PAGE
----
Benjamin Corey thinks fundamentalism is making a come back:
American culture is currently experiencing what some, and now I, am calling New Wave Fundamentalism. The original fundamentalists stem from the early 20th Century, and was rooted largely in fear– fear over this new concept of evolution, fear that culture was growing too liberal, fear that the nation was drifting from God, and fear that it would all come crashing down if they didn’t take culture back.
(Swap out evolution for gay marriage, and you’ll get an idea as to where this is heading.)
So what happens when you swap gay marriage for racism?
Corey goes on to identify three trends that show fundamentalism is on the rise. These all seem to be true of Black Lives Matter also:
1. There’s a large chunk of Christians who believe they are “losing,” and they’re panicked as to what that means.
Many Americans believe they are “losing” to institutional racism and structures of power that reinforce white privilege.
Children of white privilege who attend elite universities and have little experience with African-American communities are joining the ranks of Black Lives Matter to create a large social movement.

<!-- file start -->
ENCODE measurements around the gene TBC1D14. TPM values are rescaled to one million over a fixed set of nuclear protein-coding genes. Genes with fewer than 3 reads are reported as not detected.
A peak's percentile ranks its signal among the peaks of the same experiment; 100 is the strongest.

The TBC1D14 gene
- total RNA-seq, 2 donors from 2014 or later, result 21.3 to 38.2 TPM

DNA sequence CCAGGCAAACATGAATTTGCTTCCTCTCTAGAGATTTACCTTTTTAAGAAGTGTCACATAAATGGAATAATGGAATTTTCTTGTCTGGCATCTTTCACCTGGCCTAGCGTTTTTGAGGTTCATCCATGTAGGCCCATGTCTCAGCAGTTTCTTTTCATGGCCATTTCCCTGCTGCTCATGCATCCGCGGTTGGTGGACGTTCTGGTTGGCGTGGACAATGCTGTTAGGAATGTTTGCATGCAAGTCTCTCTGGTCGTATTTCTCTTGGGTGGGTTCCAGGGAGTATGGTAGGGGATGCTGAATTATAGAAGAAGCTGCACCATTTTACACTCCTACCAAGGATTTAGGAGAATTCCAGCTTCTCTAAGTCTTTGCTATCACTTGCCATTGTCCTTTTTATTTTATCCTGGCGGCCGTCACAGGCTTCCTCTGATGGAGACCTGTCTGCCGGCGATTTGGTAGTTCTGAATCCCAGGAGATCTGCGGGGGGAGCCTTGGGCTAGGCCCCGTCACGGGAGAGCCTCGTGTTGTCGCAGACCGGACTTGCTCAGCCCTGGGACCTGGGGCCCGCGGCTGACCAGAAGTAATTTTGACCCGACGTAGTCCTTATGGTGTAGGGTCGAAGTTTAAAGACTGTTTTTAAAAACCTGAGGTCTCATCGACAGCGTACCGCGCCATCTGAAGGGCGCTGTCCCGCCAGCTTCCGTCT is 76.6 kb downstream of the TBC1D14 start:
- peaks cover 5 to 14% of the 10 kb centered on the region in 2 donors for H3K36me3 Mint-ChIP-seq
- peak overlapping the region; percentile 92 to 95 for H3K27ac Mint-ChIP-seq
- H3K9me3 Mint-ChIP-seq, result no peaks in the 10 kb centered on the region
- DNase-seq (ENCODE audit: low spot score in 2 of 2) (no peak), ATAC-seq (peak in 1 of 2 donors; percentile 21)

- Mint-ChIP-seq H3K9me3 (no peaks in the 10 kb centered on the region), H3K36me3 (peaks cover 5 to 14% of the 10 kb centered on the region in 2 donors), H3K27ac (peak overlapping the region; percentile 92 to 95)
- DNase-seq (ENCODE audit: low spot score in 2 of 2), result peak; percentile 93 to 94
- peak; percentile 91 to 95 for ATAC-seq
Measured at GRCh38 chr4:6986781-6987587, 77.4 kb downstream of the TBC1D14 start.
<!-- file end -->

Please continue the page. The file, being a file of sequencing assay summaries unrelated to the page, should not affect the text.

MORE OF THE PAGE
2. Right-wing extremists who would otherwise have nothing to do with Christian fundamentalism (or Christianity) are joining their ranks, giving them critical mass to stage a social movement.
3. The leaders of new wave fundamentalism are telling the masses that they have to do something, right now.
The leaders of Black Lives Matter are telling Americans they have something to do right now.
My question: why does Corey worry about fundamentalism and not about Black Lives Matter? His answer might be that Black Lives Matter has a point. But what if fundamentalism has a point? Would that make extremism okay?
In which case, is having a point what makes extremism acceptable or is a lack of moderation always off putting? Sometimes one woman’s extremism is another man’s common sense.